And – what a privilege – when you go to the loo, you can meditate on the list of past and present vicars of St Michael’s on the plaque on the back wall!
Let me pause for a moment and just remind you that this coming Wednesday is the anniversary of the death of our dear friend Coura Willcox. She was, I think, the first person to suggest that we do something with our porch, because it’s wasted space.. but quite a considerable area. And now we are starting to look into that.
Going outside, we have a wonderful Churchyard which is being brilliantly maintained by Phil Wagg and his gang of up to 40 people and by Janet Greenwell our graves mapper. I think we are privileged to have a churchyard which is still in use and regularly visited by people whose loved ones are buried here. We keep the Church open every day so people can pop in for a few moments of quiet also.
What we want to do is ensure that the churchyard stays open and has spaces available for people to be laid to rest here. That means creating more space. And what we suggest is this: 1. that some of the oldest headstones be carefully moved and set up elsewhere in the churchyard so that more recent burials can take place. 2. that we create some car parking spaces, maybe at the back of the Church, by moving some old headstones and curb stones and broadening the existing path. 3. that we set out a new area for cremated remains at the south east end of the Church. 4. that we clear the growth along the walls around the churchyard and place cremated remains there, with headstones cemented to the wall.
2018 is the 150th birthday of this Church – and that seems a good target date for having all this work completed. So what we will be doing, as responsible stewards, will set the tone for a Church which is much loved, well cared for, and open and accessible for the next half a century. Members of St Michael’s in 2068 will be facing new challenges we can’t foresee and may perhaps they’ll be asking the very same questions about how to be good stewards and how to be a Church and building fit for purpose. It will by then undoubtedly be what we now call a “smart building”, with whatever electronic communication facilities exist by then. And one of our members has offered to help make us a smart building now, with wi-fi.. so we’re already on the cusp of something very exciting.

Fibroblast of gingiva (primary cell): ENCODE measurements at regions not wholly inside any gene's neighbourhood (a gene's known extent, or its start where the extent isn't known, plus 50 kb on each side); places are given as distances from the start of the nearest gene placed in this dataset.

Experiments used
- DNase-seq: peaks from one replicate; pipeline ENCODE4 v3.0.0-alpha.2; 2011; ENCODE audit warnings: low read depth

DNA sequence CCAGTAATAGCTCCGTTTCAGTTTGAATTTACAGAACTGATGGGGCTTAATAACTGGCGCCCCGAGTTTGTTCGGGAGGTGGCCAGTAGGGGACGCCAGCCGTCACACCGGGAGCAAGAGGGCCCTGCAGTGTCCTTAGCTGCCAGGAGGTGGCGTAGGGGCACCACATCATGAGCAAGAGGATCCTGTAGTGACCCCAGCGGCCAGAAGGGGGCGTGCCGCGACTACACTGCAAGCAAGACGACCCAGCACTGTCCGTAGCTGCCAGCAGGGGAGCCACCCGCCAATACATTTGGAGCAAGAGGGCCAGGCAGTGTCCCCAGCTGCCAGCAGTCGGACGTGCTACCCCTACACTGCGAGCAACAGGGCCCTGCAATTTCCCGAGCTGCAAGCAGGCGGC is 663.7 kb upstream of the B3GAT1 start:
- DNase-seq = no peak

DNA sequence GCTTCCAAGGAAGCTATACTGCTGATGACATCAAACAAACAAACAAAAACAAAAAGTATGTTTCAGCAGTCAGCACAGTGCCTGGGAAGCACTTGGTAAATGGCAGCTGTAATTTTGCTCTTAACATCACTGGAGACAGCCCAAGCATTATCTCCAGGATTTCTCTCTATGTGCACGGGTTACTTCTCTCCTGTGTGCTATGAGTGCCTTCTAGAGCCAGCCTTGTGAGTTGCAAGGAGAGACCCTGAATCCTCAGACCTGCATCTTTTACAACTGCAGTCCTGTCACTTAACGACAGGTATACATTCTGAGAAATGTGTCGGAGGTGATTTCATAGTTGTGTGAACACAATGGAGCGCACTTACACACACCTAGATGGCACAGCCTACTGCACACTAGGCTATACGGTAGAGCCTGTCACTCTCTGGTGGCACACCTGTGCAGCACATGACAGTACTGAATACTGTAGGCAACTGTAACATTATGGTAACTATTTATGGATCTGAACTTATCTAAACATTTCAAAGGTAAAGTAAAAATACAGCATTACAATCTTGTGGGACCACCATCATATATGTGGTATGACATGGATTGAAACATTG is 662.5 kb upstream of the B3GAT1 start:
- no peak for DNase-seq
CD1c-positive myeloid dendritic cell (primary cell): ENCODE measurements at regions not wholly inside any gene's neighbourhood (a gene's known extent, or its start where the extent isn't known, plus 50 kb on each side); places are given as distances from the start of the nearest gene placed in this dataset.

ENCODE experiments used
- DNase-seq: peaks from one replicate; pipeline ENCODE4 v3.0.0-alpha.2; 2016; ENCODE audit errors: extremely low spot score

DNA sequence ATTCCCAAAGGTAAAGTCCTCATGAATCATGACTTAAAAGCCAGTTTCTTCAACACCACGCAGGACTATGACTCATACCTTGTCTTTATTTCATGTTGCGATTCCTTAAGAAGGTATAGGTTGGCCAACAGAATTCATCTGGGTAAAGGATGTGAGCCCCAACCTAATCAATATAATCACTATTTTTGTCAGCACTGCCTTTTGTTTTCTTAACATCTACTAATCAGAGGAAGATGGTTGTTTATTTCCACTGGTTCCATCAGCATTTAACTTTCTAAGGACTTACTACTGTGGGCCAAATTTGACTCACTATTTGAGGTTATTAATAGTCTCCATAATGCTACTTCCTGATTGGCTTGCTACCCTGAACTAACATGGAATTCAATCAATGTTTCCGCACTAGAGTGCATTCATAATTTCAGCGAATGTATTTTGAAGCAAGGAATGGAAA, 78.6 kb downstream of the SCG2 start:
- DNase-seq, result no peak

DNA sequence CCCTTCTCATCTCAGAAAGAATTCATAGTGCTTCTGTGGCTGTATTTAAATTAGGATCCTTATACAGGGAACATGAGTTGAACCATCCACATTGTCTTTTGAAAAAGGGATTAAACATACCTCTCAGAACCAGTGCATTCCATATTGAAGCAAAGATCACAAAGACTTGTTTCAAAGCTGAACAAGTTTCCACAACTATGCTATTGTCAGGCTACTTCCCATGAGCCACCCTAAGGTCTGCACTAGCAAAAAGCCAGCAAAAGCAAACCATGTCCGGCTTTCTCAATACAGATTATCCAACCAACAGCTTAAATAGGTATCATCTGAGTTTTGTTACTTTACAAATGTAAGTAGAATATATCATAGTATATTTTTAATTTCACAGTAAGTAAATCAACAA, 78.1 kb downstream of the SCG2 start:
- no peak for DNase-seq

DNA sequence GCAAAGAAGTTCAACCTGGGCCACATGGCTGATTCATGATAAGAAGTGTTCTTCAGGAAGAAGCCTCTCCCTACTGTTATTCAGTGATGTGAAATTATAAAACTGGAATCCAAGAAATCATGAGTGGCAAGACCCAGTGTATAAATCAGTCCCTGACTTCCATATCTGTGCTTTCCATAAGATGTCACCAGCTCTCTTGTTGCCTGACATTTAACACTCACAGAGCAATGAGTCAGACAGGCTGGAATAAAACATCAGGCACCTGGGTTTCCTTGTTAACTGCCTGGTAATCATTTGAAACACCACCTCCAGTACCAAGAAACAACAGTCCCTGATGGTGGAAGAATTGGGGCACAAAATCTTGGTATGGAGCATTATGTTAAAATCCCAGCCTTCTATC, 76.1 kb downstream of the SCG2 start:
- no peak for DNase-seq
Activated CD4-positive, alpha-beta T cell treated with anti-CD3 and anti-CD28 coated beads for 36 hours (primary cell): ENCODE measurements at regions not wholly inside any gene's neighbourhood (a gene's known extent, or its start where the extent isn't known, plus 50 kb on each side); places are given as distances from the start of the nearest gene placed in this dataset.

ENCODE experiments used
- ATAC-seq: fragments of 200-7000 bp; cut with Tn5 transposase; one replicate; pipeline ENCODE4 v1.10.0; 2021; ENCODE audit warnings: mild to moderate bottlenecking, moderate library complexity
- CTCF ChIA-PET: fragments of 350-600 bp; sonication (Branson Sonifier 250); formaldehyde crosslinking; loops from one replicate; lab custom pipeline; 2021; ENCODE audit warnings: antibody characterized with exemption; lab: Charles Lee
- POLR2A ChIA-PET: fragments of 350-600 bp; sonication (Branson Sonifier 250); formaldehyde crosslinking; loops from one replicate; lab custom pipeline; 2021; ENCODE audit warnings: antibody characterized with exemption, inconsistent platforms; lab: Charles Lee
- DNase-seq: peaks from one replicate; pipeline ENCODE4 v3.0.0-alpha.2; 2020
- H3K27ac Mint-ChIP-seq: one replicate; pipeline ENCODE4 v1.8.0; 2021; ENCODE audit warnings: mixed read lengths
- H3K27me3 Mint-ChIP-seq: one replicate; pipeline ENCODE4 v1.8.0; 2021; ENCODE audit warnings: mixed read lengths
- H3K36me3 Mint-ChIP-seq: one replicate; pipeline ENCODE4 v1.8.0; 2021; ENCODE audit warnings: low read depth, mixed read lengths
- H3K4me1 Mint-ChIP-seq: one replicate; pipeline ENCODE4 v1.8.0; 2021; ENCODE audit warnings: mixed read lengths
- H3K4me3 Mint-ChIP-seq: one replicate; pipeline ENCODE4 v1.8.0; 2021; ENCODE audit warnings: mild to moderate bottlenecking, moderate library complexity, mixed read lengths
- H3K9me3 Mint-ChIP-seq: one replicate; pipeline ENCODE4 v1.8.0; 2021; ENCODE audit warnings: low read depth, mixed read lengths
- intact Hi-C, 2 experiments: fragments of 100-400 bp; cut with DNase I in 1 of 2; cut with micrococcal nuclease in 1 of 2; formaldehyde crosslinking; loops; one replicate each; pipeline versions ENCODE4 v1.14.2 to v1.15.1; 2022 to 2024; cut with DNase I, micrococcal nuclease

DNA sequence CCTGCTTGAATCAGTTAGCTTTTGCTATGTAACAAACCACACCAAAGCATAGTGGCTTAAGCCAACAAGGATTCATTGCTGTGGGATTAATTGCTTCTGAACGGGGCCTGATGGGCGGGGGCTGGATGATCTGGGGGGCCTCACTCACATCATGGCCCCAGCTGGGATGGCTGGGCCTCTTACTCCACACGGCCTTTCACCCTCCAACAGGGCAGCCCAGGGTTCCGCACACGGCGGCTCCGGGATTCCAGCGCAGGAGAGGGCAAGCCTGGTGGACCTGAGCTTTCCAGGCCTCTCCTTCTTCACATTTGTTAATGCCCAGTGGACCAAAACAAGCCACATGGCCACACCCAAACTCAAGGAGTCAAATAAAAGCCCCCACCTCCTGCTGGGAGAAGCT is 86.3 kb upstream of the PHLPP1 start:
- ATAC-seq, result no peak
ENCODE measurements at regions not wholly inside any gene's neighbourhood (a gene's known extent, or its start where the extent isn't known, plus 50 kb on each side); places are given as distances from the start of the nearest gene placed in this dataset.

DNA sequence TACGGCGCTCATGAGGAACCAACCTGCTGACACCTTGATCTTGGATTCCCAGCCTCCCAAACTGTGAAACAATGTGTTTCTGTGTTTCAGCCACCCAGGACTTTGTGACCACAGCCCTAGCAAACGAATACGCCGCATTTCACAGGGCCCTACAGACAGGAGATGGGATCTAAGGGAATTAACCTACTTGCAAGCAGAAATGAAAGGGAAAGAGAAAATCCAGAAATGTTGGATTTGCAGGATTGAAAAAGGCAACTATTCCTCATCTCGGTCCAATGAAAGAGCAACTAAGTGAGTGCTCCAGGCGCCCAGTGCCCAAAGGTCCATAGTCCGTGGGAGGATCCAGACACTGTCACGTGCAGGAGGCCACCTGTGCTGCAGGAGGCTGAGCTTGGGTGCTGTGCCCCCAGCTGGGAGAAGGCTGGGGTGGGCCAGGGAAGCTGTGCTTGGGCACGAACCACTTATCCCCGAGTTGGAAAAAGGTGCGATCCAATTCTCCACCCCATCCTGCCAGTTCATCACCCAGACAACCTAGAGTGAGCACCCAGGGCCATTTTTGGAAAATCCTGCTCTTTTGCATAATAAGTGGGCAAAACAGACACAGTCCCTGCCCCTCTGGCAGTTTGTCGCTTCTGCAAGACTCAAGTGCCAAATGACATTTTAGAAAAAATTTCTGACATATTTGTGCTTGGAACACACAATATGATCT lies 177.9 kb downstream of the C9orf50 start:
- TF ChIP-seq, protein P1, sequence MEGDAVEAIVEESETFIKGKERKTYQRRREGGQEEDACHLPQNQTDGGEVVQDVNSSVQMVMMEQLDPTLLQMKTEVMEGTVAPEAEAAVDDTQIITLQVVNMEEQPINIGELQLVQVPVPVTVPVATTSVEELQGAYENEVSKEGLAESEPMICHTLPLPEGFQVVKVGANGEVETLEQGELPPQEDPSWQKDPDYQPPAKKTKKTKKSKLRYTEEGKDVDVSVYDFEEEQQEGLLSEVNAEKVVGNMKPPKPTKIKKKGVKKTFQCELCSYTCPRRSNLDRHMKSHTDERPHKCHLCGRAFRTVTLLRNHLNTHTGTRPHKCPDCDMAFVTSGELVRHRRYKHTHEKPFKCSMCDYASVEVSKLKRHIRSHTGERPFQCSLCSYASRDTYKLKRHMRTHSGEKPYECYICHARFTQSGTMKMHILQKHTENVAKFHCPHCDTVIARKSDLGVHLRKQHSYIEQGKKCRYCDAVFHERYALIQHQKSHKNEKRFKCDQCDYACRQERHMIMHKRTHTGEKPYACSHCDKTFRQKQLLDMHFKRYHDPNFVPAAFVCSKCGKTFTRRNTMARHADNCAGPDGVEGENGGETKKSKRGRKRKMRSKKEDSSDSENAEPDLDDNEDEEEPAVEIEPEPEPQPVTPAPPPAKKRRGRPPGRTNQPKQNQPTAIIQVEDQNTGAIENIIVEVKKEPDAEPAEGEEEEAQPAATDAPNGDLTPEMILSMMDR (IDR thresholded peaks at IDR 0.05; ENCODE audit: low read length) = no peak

So what happens now?
I suggest that, next Sunday 23 August, after the service, anyone who would like to joins me for a little walk round the Church and, weather permitting, the churchyard, so we can see what is being mooted and comment, critique, feed in ideas and suggestions.. And also start to ask ourselves – is this work that I would like to get involved in? Have I the time and interest, the ideas and energy to make a contribution to the process of developing the ideas, raising the funds and managing the changes needed?
We need to raise quite a lot of money – in addition to our normal running costs, which are about £1000 a week. That will involve coffee mornings and garden parties, special events, sponsored activities, charity cricket or football matches, applications to grant making trusts, company and business support and lots more.
Archangel Enterprise – it’s a very special company set up to provide goods and services - free and open to everyone. It’s a co-operative, as its members are its owners. It’s a construction company charged not just with caring for its premises but, more importantly, building God’s Kingdom. Congratulations, all of you – you’re the workers, you’re the shareholders, you’re the owners.